Project Idea #4: Grab a challenge on Innocentive

Innocentive is like a matchmaker for problems and solvers. If you’re looking to make a difference (or just looking for an interdisciplinary project), the innocentive site (https://www.innocentive.com/) can provide a ready-made “bug list” of challenges that are looking for creative solutions…and creative solution seekers.

On the landing page, one of the top level menus is “Challenge Center.” Once you’re in the center, you can use various filters and tabs to narrow a search. 

Another bonus — many of the challenges come with solution “rewards.” For instance, a past TSA challenge posted a $15,000 prize. (Hat tip to @LauraFlusche of MODA.) So, a school full of innovators might just find an additional source of income, in addition to doing good work for the good of others.

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I am writing a series of blog posts about project ideas that could happen within a school – projects that could both transform school and, ultimately, transform us beyond school. This is my fourth part in the series. I’d love to know what you think.

More on Project Ideas:

http://itsaboutlearning.org/category/project-ideas/

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Posted from Diigo. The rest of my favorite links are here.

School 3.0: Partnering for Mutual Learning and Problem Solving – CDC and MVPS

For awhile, I’ve used the term “School 3.0.” When I do, a number of people ask me what I mean by that.

School 1.0: the “traditional” or industrial-age model of school where information transfer from teacher to student is the dominant and defining characteristic. Verbs such as “deliver” and “cover” are used a lot. The currency is grades on a 100-pt scale (in recent half century).

School 2.0: the “21st century movement” in schooling where some number of “Cs” dominate the conversation (communication, collaboration, creative thinking, etc.); information exchanges in two directions and phrases such as “student-centered” are heard frequently. Technology enables some pull-based education. School works to model more of how the world learns outside of school. The currency of school 2.0 leans much more towards learning, and SBG is at least practiced by several progressive thinkers, if not the entire faculty.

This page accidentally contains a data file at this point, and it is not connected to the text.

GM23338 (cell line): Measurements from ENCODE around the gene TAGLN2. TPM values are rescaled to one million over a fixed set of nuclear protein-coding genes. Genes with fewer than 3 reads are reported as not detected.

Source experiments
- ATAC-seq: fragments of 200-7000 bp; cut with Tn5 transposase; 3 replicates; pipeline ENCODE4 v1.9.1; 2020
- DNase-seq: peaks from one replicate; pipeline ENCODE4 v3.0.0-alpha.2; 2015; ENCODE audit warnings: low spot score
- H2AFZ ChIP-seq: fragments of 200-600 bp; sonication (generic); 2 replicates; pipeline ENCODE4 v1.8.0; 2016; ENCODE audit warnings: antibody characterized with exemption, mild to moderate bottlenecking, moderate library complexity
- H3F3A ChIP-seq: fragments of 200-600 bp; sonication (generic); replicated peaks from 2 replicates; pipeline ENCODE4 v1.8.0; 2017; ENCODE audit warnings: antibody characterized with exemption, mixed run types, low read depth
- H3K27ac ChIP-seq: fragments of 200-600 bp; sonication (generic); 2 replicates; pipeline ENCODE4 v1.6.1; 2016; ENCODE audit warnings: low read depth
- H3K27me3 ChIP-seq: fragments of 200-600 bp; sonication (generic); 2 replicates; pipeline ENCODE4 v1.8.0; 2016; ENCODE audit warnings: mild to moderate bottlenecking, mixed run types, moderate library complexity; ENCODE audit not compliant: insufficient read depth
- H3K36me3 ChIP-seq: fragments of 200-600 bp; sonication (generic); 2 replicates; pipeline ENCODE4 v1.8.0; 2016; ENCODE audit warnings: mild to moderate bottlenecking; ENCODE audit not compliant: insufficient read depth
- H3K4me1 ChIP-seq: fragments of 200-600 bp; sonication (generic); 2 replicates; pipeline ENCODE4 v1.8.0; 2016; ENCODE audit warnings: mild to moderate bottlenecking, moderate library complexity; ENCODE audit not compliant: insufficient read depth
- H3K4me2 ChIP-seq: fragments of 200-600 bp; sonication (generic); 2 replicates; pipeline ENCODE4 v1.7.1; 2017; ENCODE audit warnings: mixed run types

School 3.0: the next wave (hopefully) of school transformation. Learning is deeply contextual and relevant. PBL (with a capital P) dominates the mode of work as “schools” (placed-based collections of teacher-learners, student-learners, and parent-learners — more like schools of fish than mere school buildings) are partnered with community organizations, civic leadership, and for-profit and not-for-profit business to address real-world challenges and opportunities. Shifts thinking about school as merely “preparation” for something later and recognizes that people of all ages learn by doing and desire to be positive forces of change in their worlds. The currency is the stuff that matters — the challenges and opportunities for social and capitalistic improvement, betterment, and innovation.

Well, on Friday, August 22, 2014, I spent a full day in School 3.0

Mary Cantwell (@scitechyedu) was invited as the Director of the Center for Design Thinking at The Mount Vernon Institute for Innovation to facilitate two half-days of professional learning and implementation of design thinking with Atlanta’s Centers for Disease Control and Prevention. Particularly, Cantwell was asked to work with the CDC’s National Center on Birth Defects and Developmental Disabilities (@CDC_NCBDDD) through the Open Idea Lab.

Additionally, Mount Vernon’s Inaugural Innovation Diploma Cohort was also invited to co-facilitate and participate in the partnership to address three SHI (Strategic Health Initiatives): 1) pregnancy and safe Rx drug use, 2) ADHD overmedication versus behavior therapy, and 3) blood clotting. Director of the iDiploma Meghan Cureton (@MeghanCureton) and I collaborated with the twelve student learners (freshmen, sophomores, and juniors at #MVUpper) in the cohort. Also, colleagues James Campbell (@theRealJamCam) and T.J. Edwards (@TJEdwards62) rounded out the team of educators and agents of @MVIFI.

On Friday, “school” for us involved significant collaboration with three CDC SHI teams to employ design thinking to advance our understanding of and to address the strategic health initiatives that the CDC_NCBDDD focused on during its time in the Open Idea Lab that day. Teen agers and doctors and educators and research scientists were bound up together in SHI teams doing the work of learners, problem-solvers, professionals, engaged citizen leaders, design thinkers, difference makers, etc. Everyone brought strengths and limitations to the tables. Everyone drew on the contributions that others offered.

Progress was made Friday. On three SHI. And on School 3.0.

Read about more of the details in one or more of these posts by my colleagues – those young and old not as young:

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Posted from Diigo. The rest of my favorite links are here.